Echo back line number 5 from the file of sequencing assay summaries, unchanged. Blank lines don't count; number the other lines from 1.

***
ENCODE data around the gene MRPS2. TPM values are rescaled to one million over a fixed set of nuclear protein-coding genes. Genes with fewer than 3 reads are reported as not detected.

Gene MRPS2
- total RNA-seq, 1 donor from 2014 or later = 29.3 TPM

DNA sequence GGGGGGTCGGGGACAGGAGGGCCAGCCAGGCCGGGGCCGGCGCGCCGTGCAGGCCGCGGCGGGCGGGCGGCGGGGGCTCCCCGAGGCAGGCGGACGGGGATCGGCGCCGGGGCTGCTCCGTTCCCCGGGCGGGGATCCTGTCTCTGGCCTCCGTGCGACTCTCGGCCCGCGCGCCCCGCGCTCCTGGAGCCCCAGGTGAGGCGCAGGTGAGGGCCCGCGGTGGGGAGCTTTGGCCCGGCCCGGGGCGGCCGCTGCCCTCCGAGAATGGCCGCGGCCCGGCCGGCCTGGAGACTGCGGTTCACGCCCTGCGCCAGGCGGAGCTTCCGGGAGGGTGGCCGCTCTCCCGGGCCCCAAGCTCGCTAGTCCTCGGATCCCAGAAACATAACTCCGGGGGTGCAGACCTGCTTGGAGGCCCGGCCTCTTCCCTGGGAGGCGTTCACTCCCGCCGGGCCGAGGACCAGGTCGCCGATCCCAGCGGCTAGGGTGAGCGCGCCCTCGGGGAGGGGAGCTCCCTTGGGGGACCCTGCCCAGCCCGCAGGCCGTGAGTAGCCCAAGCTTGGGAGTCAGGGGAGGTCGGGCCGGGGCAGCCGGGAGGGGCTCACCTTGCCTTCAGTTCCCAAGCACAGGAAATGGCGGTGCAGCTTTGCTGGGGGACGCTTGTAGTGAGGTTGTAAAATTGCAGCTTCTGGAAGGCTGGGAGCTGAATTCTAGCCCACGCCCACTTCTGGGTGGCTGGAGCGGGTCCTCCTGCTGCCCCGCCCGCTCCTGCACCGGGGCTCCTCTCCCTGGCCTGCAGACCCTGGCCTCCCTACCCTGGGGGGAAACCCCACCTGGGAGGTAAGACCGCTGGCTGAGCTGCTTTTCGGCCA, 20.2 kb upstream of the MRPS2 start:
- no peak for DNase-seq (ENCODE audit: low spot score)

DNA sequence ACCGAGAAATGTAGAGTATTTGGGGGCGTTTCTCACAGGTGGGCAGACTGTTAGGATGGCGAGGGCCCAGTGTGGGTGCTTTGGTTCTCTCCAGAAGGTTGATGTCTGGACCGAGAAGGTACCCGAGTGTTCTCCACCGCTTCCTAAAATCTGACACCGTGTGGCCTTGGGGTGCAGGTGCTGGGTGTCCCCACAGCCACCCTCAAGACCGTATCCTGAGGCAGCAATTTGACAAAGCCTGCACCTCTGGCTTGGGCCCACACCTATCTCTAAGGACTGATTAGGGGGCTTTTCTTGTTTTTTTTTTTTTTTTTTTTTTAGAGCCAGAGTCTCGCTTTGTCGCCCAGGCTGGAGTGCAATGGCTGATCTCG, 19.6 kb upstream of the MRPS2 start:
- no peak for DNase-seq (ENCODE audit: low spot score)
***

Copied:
- no peak for DNase-seq (ENCODE audit: low spot score)